The Use of Cathodoluminescence in Gallium Nitride During Growth to Determine Substrate Temperature Accurate measurement of the substrate temperature during growth of gallium nitride by molecular beam epitaxy is crucial. Typically, thermocouples are usually used to measure the temperature of the back side of block which is holding the substrate. Alternatively, pyrometers are often used. However, there is a big range of an error. In-situ cathodoluminescence (CL) occurring during reflection high energy electron diffraction is a strong candidate to determine the growth temperature. The electron beam supplied by our RHEED gun has an energy of 13keV which was used for each measurement. CL was easily detected up to and beyond typical growth temperatures. The CL was directed into a monochromator using fiber optics. The final signal was detected with a photomultiplier tube. This technique appears quite useful to accurately and reproducably determine substrate temperature during growth.
The CL could also be observed using a ccd camera. Thus, we investigated using the CL to image the sample during growth. This could be used to see temperature inhomogenaities, and potentially to map alloy composition fluctuations. We calibrated the wavelength vs. growth temperature by using narrow band-pass interference filters. Background subtraction with blanking the e-beam could be used to remove black body radiation and other undesired sources of light. For gallium nitride, the photon energy at the growth temperature of 750°C is about 3.0eV. Using different filters, we can take a picture of e-beam on the surface of substrate for each filter and analyze the peak intensity using the line profile. We will present CL images of various samples at differing temperatures.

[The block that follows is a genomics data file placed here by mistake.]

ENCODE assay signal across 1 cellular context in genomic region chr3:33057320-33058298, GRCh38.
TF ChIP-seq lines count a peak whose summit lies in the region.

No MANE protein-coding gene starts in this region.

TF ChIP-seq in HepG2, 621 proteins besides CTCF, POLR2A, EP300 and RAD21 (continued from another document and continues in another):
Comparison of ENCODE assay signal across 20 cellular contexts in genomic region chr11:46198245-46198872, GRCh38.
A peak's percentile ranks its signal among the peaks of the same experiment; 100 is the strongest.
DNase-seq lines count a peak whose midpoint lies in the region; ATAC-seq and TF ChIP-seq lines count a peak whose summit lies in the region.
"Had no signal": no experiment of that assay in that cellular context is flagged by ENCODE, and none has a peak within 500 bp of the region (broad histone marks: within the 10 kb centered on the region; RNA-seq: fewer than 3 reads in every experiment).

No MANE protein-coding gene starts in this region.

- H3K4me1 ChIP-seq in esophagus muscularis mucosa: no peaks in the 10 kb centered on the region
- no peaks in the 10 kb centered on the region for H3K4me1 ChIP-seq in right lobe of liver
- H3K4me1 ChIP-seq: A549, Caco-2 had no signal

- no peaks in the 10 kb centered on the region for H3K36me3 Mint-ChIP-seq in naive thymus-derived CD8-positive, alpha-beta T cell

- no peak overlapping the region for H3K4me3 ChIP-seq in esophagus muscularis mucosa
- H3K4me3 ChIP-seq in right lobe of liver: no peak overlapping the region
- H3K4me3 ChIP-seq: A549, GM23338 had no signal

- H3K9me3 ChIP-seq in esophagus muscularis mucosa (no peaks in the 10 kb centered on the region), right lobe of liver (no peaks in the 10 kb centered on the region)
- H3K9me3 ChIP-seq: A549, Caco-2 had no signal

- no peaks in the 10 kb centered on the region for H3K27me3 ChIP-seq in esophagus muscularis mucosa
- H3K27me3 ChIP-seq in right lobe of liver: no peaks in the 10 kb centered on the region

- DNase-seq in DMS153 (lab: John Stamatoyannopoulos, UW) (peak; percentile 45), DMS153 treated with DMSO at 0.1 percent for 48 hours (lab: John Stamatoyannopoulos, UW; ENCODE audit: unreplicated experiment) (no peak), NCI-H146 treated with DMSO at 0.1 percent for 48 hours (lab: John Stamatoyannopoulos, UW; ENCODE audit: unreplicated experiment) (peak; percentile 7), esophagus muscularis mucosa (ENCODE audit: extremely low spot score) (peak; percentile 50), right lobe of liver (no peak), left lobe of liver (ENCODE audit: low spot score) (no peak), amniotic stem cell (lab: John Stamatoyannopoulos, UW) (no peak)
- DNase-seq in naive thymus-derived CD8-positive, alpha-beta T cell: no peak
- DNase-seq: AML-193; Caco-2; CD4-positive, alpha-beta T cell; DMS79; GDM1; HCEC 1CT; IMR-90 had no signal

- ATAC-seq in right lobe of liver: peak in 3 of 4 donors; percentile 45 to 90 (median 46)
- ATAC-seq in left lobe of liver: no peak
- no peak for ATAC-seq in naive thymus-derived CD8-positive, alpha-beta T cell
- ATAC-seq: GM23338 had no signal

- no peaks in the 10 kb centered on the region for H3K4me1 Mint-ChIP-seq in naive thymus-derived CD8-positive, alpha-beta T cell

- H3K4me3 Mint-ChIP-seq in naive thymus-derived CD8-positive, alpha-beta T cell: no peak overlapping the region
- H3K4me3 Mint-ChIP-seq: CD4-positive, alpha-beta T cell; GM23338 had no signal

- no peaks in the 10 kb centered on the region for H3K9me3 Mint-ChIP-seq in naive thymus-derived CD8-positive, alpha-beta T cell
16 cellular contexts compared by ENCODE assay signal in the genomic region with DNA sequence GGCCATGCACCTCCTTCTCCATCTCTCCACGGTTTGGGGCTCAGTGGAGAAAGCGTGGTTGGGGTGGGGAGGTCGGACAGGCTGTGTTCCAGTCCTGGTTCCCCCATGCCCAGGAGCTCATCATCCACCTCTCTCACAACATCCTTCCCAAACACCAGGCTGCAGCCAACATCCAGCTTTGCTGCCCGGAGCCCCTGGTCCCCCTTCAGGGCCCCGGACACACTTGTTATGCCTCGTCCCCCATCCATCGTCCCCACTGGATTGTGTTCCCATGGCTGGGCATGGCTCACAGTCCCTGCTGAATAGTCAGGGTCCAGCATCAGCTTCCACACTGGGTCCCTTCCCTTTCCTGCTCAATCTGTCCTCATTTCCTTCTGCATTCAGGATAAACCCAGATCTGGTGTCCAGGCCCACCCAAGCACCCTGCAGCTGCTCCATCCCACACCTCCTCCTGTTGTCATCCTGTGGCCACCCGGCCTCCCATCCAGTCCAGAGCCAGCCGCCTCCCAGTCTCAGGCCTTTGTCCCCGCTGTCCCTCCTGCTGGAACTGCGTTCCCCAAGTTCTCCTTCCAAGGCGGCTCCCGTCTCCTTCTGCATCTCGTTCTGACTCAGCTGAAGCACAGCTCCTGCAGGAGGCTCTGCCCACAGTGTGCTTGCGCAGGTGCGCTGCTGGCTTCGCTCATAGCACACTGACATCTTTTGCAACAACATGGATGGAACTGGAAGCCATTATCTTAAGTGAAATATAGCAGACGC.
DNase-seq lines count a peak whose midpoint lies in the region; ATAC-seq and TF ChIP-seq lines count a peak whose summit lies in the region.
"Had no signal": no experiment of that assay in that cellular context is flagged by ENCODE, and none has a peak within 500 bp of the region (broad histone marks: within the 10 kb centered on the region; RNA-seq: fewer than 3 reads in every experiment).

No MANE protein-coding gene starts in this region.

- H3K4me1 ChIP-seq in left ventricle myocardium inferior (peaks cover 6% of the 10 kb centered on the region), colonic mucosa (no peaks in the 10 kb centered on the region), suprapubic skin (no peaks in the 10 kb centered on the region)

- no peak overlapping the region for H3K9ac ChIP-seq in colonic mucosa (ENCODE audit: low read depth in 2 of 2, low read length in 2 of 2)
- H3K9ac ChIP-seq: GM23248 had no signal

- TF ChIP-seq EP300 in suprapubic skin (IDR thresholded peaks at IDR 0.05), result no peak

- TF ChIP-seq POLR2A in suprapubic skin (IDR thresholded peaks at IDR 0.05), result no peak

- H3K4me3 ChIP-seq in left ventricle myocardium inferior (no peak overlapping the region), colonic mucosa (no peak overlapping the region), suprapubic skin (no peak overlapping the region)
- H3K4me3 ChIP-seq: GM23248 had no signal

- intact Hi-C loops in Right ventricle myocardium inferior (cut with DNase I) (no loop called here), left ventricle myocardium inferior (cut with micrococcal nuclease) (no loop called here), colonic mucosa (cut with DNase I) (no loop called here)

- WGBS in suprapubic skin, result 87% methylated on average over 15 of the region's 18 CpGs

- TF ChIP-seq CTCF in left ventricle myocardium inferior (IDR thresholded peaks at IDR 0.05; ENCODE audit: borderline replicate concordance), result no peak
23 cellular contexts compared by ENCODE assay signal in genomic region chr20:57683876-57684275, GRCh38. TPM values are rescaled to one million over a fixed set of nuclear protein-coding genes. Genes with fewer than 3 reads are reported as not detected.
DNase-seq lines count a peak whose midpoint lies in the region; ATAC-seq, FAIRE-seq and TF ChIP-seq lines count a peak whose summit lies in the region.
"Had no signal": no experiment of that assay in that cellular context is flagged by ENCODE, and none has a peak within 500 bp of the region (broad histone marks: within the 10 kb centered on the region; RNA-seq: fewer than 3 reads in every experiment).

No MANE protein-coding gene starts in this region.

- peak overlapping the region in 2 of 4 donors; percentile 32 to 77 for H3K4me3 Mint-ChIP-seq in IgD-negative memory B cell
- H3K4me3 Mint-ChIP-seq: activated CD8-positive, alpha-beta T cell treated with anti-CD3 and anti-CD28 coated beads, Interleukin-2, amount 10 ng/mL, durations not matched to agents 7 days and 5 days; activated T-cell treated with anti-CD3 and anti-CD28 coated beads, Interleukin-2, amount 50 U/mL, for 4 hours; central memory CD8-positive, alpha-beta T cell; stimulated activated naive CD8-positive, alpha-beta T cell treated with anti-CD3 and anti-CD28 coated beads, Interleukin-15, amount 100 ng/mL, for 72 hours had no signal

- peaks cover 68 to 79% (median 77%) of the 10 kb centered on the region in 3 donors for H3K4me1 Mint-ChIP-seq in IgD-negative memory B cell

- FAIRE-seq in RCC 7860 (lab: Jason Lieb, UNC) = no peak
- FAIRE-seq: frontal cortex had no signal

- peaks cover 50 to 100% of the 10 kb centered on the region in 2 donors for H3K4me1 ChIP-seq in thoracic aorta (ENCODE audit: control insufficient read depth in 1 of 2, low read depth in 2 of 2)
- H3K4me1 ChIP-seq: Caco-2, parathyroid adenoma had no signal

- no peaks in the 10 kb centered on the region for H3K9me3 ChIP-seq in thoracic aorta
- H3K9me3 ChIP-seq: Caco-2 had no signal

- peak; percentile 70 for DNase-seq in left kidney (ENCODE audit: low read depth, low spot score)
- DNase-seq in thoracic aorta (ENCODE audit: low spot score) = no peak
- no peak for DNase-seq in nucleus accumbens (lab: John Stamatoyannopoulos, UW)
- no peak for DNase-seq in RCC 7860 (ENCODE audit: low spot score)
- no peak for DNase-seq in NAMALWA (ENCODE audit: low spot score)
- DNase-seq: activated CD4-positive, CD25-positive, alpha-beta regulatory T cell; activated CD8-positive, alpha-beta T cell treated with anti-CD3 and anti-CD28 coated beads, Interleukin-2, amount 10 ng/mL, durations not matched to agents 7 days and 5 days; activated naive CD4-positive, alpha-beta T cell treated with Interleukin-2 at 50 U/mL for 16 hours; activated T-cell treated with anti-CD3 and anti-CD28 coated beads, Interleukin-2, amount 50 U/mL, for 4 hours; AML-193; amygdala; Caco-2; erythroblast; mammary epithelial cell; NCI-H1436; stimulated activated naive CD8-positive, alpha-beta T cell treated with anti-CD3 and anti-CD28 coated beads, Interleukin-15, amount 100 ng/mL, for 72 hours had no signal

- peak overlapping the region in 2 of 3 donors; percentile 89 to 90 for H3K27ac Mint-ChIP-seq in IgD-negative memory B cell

This work was supported by the AFOSR MURI F49620-03-1-0330 monitored by Todd Steiner and Gerald Witt and by ONR Grants N00014-02-1-0974 and N00014-01-1-0571, both monitored by Colin E. C. Wood.